Certificates from Let’s Encrypt will be trusted by most of the software (such as web browsers) likely to access your NAS without you needing to specifically tell the browser to trust that certificate. This is because the browser vendors trust Let’s Encrypt (actually, IdenTrust, who in turn trust Let’s Encrypt) to issue trustworthy certificates.
This is mostly a benefit if using many different devices to access the NAS, or if you need several other people (family, visitors?) to access the NAS. For a single person or a small number of people it may be perfectly convenient to explicitly tell the web browser that you trust your existing self-signed certificate, or even to just ignore any warnings and proceed.
The technology (e.g. encryption strength) used to access the NAS will be identical regardless of whether a Let’s Encrypt certificate or the self-signed certificate are used. However, there can be a risk that someone with access to your network (including a WiFi network if you use one) would be able to pretend to be the NAS. This will make them the “Man in the middle” able to spy on everything you do with the NAS, and change what you see if they wish. The warnings that enable you to spot such an imposter would be the exact same type of warnings you’ve described now, so having the Let’s Encrypt certificate (which would mean no warnings normally) might ensure you’re alerted to such an attack. On the other hand you may judge that your network is secure or that this is an unlikely state of affairs.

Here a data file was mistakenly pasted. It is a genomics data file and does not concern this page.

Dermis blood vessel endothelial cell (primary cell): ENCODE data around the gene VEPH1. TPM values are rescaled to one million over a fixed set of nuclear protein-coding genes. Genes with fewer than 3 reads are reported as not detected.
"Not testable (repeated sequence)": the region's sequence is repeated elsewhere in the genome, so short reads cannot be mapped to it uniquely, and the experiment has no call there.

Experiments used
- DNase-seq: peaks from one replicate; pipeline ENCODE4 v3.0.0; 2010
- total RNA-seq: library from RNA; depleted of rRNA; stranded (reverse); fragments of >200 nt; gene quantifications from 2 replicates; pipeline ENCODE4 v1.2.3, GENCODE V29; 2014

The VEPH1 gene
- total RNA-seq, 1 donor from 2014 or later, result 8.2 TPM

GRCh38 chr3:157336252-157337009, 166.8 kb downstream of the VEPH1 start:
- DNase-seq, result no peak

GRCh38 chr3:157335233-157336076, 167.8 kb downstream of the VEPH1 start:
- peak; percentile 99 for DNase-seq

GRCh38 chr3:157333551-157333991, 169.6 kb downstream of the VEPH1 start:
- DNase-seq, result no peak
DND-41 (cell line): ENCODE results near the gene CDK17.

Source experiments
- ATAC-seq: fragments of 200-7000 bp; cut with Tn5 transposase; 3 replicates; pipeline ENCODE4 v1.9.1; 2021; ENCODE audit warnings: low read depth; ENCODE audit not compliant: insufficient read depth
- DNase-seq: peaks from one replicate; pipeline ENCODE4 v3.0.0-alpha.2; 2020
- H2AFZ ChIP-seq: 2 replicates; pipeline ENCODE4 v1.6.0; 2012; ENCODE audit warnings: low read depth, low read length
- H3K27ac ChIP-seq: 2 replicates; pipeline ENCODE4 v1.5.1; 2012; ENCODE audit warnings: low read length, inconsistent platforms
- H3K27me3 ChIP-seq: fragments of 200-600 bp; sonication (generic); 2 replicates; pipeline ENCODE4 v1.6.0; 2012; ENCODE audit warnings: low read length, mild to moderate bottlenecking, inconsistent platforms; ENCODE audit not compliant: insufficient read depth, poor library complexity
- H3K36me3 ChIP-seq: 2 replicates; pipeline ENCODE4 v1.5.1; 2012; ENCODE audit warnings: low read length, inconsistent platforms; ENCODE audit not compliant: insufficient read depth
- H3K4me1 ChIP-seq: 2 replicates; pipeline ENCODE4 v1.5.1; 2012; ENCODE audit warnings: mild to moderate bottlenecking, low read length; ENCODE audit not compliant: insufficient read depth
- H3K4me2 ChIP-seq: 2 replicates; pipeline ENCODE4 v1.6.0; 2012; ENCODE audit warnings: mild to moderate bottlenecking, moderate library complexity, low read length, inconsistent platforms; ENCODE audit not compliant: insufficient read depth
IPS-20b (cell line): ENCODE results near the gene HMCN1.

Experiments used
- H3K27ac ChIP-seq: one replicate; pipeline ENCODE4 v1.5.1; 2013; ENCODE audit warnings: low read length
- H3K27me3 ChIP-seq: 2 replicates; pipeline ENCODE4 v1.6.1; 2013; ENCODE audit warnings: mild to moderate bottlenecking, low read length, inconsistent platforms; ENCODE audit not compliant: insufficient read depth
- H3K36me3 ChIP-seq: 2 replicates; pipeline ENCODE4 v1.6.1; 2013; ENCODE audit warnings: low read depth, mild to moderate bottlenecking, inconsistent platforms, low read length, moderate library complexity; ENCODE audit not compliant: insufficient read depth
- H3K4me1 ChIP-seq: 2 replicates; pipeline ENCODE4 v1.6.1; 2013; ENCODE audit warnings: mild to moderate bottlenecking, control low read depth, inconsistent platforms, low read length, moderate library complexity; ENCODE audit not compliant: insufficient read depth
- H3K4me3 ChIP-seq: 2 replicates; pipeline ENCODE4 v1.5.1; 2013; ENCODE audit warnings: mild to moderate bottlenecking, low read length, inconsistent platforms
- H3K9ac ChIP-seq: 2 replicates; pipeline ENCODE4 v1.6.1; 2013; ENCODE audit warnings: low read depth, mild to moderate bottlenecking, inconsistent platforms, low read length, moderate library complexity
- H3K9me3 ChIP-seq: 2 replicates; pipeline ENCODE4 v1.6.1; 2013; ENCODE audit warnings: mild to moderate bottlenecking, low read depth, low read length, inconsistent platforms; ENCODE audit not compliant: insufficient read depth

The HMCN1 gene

If you sometimes access the NAS from outside your home, the risk of someone impersonating it is obviously higher, bad guys are unlikely to stake out your house, but they might plant a device at a coffee shop or other popular browsing location.
Be aware that if a Let’s Encrypt certificate does sound like something you want, Let’s Encrypt can only issue you a certificate for a public Internet DNS name you really control, this is the sort of reason they’re considered trustworthy in the first place. If your NAS has such a name, even if it’s not normally accessible from the Internet, you can get a certificate. But if you don’t own such a name, you won’t be able to get any certificates from Let’s Encrypt.